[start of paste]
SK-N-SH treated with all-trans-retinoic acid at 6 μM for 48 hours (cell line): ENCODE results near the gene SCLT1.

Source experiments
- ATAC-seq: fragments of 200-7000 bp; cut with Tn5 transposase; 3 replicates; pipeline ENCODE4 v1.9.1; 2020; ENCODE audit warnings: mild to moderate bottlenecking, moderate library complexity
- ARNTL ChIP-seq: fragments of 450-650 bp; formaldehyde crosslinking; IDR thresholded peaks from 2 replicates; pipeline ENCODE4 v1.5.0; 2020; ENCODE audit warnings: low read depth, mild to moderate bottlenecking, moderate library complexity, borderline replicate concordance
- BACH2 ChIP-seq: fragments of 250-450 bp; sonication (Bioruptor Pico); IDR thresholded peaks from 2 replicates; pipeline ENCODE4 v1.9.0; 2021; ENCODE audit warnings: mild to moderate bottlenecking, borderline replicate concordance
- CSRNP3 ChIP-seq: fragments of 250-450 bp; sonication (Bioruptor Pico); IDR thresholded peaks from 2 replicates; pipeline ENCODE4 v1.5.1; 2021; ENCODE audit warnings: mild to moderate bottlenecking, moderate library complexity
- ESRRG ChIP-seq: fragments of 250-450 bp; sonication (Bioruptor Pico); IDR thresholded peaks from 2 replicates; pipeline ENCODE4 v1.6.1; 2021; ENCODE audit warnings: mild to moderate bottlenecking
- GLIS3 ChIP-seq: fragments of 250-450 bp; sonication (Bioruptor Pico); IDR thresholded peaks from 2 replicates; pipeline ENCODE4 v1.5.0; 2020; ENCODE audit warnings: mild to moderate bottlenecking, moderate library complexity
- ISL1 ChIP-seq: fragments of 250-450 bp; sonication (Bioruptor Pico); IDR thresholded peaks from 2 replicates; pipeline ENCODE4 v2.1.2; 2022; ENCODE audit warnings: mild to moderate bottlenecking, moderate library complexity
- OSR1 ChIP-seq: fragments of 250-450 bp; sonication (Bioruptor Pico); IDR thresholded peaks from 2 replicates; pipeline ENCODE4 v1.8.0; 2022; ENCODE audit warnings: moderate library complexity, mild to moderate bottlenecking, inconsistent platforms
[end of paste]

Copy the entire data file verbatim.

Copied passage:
SK-N-SH treated with all-trans-retinoic acid at 6 μM for 48 hours (cell line): ENCODE results near the gene SCLT1.

Source experiments
- ATAC-seq: fragments of 200-7000 bp; cut with Tn5 transposase; 3 replicates; pipeline ENCODE4 v1.9.1; 2020; ENCODE audit warnings: mild to moderate bottlenecking, moderate library complexity
- ARNTL ChIP-seq: fragments of 450-650 bp; formaldehyde crosslinking; IDR thresholded peaks from 2 replicates; pipeline ENCODE4 v1.5.0; 2020; ENCODE audit warnings: low read depth, mild to moderate bottlenecking, moderate library complexity, borderline replicate concordance
- BACH2 ChIP-seq: fragments of 250-450 bp; sonication (Bioruptor Pico); IDR thresholded peaks from 2 replicates; pipeline ENCODE4 v1.9.0; 2021; ENCODE audit warnings: mild to moderate bottlenecking, borderline replicate concordance
- CSRNP3 ChIP-seq: fragments of 250-450 bp; sonication (Bioruptor Pico); IDR thresholded peaks from 2 replicates; pipeline ENCODE4 v1.5.1; 2021; ENCODE audit warnings: mild to moderate bottlenecking, moderate library complexity
- ESRRG ChIP-seq: fragments of 250-450 bp; sonication (Bioruptor Pico); IDR thresholded peaks from 2 replicates; pipeline ENCODE4 v1.6.1; 2021; ENCODE audit warnings: mild to moderate bottlenecking
- GLIS3 ChIP-seq: fragments of 250-450 bp; sonication (Bioruptor Pico); IDR thresholded peaks from 2 replicates; pipeline ENCODE4 v1.5.0; 2020; ENCODE audit warnings: mild to moderate bottlenecking, moderate library complexity
- ISL1 ChIP-seq: fragments of 250-450 bp; sonication (Bioruptor Pico); IDR thresholded peaks from 2 replicates; pipeline ENCODE4 v2.1.2; 2022; ENCODE audit warnings: mild to moderate bottlenecking, moderate library complexity
- OSR1 ChIP-seq: fragments of 250-450 bp; sonication (Bioruptor Pico); IDR thresholded peaks from 2 replicates; pipeline ENCODE4 v1.8.0; 2022; ENCODE audit warnings: moderate library complexity, mild to moderate bottlenecking, inconsistent platforms